Top security lessons from FTC breach reviews
Healthcare organizations need to tighten up information security efforts, such as using best practices in requiring passwords and adopting data protection standards. Using findings from investigations of 50 data breaches across industries, including several at healthcare organizations, the Federal Trade Commission has developed key steps to improving data security. Here are 10 key lessons the FTC has distilled from studying those breaches.
Don’t collect personal information that’s not needed
No one can steal what you don’t have. Healthcare organizations, in particular, often collect a wide range of personal information on patients, some of which is not needed for the care that they’re going to provide. Organizations should review their processes to make sure they really need all the information they’re asking for and storing, because that raises the amount of information that needs to be protected, or can do an organization harm if hacked.
Hold information only as long as legitimately needed
Many organizations, including those providing healthcare services, often don’t have a game plan for governing the lifecycle of information. For example, holding onto credit or debit transaction information without a business need long after a sale is complete violates bank rules and enables hackers to steal the information and create counterfeit credit and debit cards. Similar risks exist in healthcare data collection as well.
Don’t use personal information when it’s not necessary.
Protecting personal information involves being careful about how it’s used. For example, one organization gave service providers access to sensitive consumer data to enable them to develop applications for the organization. In another example, a company used real people’s personal information in employee training sessions and then failed to remove the information from employees’ computers after the sessions were over.
Insist on complex and unique passwords
Simple, easily guessed passwords, like 121212 or qwerty, aren’t much better than no passwords at all. These lax practices leave organizations vulnerable to hackers who use password-guessing tools or try passwords stolen from other services in the hope that the organization’s employees use the same password to access its system.
Store passwords securely
The FTC reports that one organization stored network user credentials in clear, readable text, and that practice helped a hacker access consumers’ credit card information on its network. Another organization allowed customers to store user credentials in a vulnerable format in cookies on their computers. In a third case, an organization did not have policies prohibiting employees from storing administrative passwords in plain text in personal email accounts. FTC recommends two-factor authentication to protect against password compromises.
Guard against brute force attacks
Hackers use automated programs that use computing power to produce potential passwords at a high rate of speed, aiming to find those that unlock access. These brute force attacks work by typing endless combinations of characters until hackers discover someone’s password. To thwart these types of brute force attacks (from automated attempts to log into a network) organizations should suspend or disable user credentials after a certain number of unsuccessful log-in attempts.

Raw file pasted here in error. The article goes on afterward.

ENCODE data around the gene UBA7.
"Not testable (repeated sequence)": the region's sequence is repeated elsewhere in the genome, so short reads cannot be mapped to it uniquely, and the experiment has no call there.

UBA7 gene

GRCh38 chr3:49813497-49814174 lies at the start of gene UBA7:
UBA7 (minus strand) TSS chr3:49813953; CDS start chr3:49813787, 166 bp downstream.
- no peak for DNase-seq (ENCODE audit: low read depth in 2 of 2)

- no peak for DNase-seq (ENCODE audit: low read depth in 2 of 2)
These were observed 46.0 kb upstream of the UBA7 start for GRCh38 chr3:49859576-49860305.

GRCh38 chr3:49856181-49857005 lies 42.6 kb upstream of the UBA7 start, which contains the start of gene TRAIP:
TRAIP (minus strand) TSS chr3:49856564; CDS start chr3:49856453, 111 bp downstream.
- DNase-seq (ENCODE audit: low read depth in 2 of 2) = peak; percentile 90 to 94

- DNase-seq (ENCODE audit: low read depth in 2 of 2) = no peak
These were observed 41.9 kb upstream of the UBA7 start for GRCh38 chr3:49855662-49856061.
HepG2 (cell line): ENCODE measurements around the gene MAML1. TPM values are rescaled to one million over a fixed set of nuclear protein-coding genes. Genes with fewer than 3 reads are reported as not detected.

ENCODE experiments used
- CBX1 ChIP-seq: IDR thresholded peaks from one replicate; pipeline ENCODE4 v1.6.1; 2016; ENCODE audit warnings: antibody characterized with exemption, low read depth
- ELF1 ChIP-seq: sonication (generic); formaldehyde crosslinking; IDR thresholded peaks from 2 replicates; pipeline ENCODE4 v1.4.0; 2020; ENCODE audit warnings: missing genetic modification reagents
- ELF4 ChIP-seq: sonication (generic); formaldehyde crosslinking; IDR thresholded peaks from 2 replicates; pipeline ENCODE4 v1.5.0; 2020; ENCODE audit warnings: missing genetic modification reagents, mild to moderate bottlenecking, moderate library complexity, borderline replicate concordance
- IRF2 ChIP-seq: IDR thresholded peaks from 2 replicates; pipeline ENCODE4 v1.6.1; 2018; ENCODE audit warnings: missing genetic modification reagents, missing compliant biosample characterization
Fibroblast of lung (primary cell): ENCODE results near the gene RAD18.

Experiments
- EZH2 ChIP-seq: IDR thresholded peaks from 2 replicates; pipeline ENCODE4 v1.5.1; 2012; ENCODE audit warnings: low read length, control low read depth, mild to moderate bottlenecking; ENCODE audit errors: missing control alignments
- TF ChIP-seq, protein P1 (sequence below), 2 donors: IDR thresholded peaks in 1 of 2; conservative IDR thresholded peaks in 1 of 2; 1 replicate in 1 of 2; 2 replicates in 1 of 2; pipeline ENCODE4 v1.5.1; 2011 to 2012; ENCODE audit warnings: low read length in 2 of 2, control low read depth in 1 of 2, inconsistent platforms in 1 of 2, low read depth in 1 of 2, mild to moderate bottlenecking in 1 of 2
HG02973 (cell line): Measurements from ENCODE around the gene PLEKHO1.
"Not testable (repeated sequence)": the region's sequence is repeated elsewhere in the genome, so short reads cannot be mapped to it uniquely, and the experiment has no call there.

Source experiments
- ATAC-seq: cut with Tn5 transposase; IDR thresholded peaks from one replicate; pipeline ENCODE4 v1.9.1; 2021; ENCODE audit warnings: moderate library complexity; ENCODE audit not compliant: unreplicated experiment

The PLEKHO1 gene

Protect against authentication bypass
Locking the front door doesn’t offer much protection if the back door is left open. The FTC’s study found one organization that failed to adequately test its web application for widely known security flaws. As a result, the FTC contends that a hacker could easily predict patterns and manipulate URLs to bypass the web app’s authentication screen and gain unauthorized access to the company’s databases.
Keep sensitive information secure throughout its lifecycle
Data doesn’t stay in one place. That’s why it’s important to consider security at all stages if transmitting information is a necessity for an organization. The FTC found one organization that used SSL encryption to secure the transmission of sensitive personal information between a consumer’s web browser and its website server—however, after the information reached the server, the company’s service provider decrypted it and emailed it in clear, readable text to the company’s headquarters.
Ensure proper configuration
Encryption—even strong methods—won’t protect users if it’s not configured properly. In two FTC cases, the organizations used SSL encryption in their mobile apps, but turned off a critical process known as SSL certificate validation without implementing other compensatory security measures, thus making the apps vulnerable, enabling hackers to decrypt sensitive information.
Not every computer in an organization’s system needs to be able to communicate with every other system. IT executives can help protect particularly sensitive data by housing it in a separate secure place on a network. One organization investigated by the FTC didn’t sufficiently limit computers from one in-store network from connecting to computers on other in-store and corporate networks. As a result, hackers could use one in-store network to connect to, and access personal information on, other in-store and corporate networks. The organization could have reduced that risk by sufficiently segmenting its network.